Rao Lab Publishes Article in Frontiers in Medicine Journal
Eosinophils are differentiated granulocytes that are recruited from the bone marrow to sites of inflammation via the vascular system. Allergic asthma is characterized by the presence of large numbers of eosinophils in the lungs and airways. Due to their capacity to rapidly release inflammatory mediators such as cytokines, chemokines, growth factors, and cytotoxic granule proteins upon stimulation, eosinophils play a critical role in pro-inflammatory processes in allergen-exposed lungs. Identifying key players and understanding the molecular mechanisms directing eosinophil trafficking and recruitment to inflamed airways is a key to developing therapeutic strategies to limit their influx. Recent studies have brought to light the important role of glycans and glycan binding proteins in regulating recruitment of eosinophils. In addition to the role of previously identified eosinophil- and endothelial-expressed adhesion molecules in mediating eosinophil trafficking and recruitment to the inflamed airways, studies have also indicated a role for galectins (galectin-3) in this process. Galectins are mammalian lectins expressed by various cell types including eosinophils. Intracellularly, they can regulate biological processes such as cell motility. Extracellularly, galectins interact with β-galactosides in cell surface-expressed glycans to regulate cellular responses like production of inflammatory mediators, cell adhesion, migration, and apoptosis. Eosinophils express galectins intracellularly or on the cell surface where they interact with cell surface glycoconjugate receptors. Depending on the type (galectin-1, -3, etc.) and location (extracellular or intracellular, endogenous or exogenously delivered), galectins differentially regulate eosinophil recruitment, activation, and apoptosis and thus exert a pro- or anti-inflammatory outcome. Here, we have reviewed information pertaining to galectins (galectin-1, -3 -9, and -10) that are expressed by eosinophils themselves and/or other cells that play a role in eosinophil recruitment and function in the context of allergic asthma and their potential use as disease biomarkers or therapeutic targets for immunomodulation.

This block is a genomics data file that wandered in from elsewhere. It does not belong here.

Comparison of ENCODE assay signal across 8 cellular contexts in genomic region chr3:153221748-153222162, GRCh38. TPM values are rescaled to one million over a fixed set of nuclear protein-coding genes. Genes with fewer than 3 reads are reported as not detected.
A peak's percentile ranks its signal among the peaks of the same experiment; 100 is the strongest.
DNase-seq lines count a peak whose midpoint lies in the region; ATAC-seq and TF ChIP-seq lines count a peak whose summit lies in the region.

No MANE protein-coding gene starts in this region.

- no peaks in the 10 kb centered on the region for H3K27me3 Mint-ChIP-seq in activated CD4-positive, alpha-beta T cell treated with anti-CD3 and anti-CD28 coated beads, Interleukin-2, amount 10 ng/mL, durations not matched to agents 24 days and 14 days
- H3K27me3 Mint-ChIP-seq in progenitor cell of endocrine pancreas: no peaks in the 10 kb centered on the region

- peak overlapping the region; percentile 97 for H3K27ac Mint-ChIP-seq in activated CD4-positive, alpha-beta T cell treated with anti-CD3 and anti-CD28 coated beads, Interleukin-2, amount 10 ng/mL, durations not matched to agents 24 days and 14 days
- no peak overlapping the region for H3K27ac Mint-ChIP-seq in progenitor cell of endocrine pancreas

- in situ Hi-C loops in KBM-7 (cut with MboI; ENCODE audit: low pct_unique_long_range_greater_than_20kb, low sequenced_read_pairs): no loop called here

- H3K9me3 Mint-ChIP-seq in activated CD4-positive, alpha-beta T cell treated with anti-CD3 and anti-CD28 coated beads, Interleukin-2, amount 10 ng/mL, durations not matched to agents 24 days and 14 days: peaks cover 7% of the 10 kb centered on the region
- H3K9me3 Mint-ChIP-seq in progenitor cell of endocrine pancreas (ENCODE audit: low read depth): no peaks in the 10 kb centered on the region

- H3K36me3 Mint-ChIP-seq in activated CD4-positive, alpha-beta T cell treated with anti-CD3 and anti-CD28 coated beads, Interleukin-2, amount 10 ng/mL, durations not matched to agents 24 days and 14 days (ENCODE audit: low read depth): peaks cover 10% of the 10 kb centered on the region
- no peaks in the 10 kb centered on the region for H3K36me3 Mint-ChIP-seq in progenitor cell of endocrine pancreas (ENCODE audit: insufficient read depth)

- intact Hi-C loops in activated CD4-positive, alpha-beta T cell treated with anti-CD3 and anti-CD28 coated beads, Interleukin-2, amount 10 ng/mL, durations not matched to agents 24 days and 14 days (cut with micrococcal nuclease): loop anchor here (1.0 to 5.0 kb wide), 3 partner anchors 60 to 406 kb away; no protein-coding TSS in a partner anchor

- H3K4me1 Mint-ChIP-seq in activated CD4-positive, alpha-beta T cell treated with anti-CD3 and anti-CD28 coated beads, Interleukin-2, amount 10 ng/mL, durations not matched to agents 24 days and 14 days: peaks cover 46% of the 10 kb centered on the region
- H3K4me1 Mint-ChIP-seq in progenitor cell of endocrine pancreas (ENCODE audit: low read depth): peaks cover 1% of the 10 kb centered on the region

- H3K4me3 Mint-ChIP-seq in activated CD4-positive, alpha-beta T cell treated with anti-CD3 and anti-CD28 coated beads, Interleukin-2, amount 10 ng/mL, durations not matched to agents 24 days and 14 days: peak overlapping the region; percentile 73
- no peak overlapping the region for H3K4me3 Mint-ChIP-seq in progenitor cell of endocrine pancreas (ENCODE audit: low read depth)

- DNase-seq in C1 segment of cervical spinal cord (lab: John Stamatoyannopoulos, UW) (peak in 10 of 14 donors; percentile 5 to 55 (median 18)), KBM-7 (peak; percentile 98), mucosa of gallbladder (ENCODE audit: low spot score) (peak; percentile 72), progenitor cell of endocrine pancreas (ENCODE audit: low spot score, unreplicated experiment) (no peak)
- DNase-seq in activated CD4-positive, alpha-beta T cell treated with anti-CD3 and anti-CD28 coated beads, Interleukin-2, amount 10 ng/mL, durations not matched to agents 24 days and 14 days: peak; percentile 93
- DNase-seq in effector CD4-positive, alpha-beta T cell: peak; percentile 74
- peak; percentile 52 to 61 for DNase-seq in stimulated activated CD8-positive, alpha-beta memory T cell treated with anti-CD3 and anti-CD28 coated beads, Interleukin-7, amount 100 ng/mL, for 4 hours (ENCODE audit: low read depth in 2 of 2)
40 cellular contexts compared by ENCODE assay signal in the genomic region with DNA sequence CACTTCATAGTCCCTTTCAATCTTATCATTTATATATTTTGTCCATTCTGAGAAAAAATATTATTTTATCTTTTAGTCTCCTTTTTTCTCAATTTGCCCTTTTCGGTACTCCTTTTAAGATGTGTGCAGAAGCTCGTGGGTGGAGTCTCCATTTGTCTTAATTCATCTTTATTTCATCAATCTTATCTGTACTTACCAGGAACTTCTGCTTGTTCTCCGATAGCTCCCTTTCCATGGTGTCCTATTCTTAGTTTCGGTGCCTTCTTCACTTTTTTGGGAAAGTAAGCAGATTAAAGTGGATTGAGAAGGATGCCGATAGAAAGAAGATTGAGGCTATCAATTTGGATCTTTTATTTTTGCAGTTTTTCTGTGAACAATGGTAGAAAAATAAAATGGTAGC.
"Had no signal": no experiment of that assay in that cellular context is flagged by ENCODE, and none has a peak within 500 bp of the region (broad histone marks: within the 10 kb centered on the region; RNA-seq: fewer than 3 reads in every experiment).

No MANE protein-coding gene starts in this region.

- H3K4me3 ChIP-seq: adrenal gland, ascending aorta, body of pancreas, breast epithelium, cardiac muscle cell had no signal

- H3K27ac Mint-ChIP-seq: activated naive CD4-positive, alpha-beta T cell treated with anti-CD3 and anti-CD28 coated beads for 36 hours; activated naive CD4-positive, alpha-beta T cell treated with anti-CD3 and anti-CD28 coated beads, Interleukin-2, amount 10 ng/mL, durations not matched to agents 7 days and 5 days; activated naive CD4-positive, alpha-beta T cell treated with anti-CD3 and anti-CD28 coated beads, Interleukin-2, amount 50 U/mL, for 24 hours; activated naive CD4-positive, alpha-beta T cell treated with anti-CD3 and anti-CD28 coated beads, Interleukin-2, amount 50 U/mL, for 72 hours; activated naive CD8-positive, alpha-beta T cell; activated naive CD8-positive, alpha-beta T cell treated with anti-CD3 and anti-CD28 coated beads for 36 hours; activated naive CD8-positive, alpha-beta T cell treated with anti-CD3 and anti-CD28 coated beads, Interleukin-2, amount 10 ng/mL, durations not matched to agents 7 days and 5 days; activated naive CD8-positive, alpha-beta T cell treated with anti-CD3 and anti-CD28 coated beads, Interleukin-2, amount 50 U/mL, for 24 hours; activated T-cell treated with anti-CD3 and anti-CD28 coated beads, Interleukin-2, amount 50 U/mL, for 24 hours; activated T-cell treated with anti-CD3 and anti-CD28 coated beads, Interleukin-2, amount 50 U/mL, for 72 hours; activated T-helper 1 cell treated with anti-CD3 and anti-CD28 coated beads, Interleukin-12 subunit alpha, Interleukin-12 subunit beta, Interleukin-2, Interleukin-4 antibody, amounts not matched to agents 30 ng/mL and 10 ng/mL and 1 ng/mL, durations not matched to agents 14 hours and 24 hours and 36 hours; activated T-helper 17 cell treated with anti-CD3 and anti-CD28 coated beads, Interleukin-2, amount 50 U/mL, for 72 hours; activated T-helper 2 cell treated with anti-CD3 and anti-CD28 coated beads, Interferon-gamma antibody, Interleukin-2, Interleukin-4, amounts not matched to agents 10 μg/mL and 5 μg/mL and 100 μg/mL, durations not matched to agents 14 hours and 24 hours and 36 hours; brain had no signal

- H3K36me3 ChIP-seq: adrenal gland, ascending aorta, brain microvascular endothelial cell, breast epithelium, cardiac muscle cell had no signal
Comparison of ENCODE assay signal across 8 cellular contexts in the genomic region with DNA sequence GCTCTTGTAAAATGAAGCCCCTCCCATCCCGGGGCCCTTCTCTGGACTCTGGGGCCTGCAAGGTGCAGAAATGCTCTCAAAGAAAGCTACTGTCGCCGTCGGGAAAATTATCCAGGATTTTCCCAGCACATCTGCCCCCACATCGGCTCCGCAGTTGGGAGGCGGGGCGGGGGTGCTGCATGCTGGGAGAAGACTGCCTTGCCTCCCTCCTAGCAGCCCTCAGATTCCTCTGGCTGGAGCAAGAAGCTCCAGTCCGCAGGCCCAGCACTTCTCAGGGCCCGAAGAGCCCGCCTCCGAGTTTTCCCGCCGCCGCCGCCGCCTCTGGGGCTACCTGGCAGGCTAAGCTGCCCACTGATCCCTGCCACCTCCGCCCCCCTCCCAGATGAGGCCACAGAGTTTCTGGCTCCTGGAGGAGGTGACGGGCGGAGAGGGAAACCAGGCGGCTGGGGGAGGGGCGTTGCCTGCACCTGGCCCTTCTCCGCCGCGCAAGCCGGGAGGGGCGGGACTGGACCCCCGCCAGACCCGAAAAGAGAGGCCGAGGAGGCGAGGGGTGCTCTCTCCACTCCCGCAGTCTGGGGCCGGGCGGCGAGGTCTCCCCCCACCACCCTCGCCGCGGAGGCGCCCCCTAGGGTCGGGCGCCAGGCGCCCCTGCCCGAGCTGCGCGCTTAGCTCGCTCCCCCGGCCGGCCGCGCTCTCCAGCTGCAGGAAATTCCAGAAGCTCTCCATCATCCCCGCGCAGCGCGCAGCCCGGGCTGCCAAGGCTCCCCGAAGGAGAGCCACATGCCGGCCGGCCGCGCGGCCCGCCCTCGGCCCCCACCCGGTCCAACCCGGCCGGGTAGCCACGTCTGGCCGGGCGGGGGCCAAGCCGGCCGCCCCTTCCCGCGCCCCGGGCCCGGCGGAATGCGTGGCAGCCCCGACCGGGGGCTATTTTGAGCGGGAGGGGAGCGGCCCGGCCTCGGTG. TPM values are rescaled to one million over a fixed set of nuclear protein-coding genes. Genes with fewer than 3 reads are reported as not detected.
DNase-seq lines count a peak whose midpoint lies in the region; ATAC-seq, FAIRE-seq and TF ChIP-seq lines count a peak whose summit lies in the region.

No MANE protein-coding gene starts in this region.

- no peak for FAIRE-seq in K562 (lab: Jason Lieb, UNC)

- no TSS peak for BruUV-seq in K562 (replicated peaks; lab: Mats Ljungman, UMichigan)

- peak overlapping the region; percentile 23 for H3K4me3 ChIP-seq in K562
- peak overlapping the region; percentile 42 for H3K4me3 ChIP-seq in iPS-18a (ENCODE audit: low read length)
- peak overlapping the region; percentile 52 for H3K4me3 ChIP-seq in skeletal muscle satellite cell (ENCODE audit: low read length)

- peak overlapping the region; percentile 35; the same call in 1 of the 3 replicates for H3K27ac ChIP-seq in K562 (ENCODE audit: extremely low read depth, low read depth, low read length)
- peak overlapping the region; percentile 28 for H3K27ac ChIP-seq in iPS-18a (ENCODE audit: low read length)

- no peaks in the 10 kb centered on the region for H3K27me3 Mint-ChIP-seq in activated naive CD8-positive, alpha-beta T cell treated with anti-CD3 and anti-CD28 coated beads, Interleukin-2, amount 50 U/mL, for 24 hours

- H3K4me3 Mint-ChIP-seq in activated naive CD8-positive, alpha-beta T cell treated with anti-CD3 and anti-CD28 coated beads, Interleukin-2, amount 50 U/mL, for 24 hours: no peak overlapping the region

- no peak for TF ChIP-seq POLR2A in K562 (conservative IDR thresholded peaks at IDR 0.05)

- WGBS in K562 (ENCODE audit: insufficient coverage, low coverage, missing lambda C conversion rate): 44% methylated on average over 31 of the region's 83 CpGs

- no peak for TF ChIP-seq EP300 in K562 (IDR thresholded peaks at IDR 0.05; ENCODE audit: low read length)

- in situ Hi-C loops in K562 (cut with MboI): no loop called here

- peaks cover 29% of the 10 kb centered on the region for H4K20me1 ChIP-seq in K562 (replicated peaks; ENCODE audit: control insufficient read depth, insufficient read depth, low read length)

Please visit Frontiers in Medicine website to read the full article.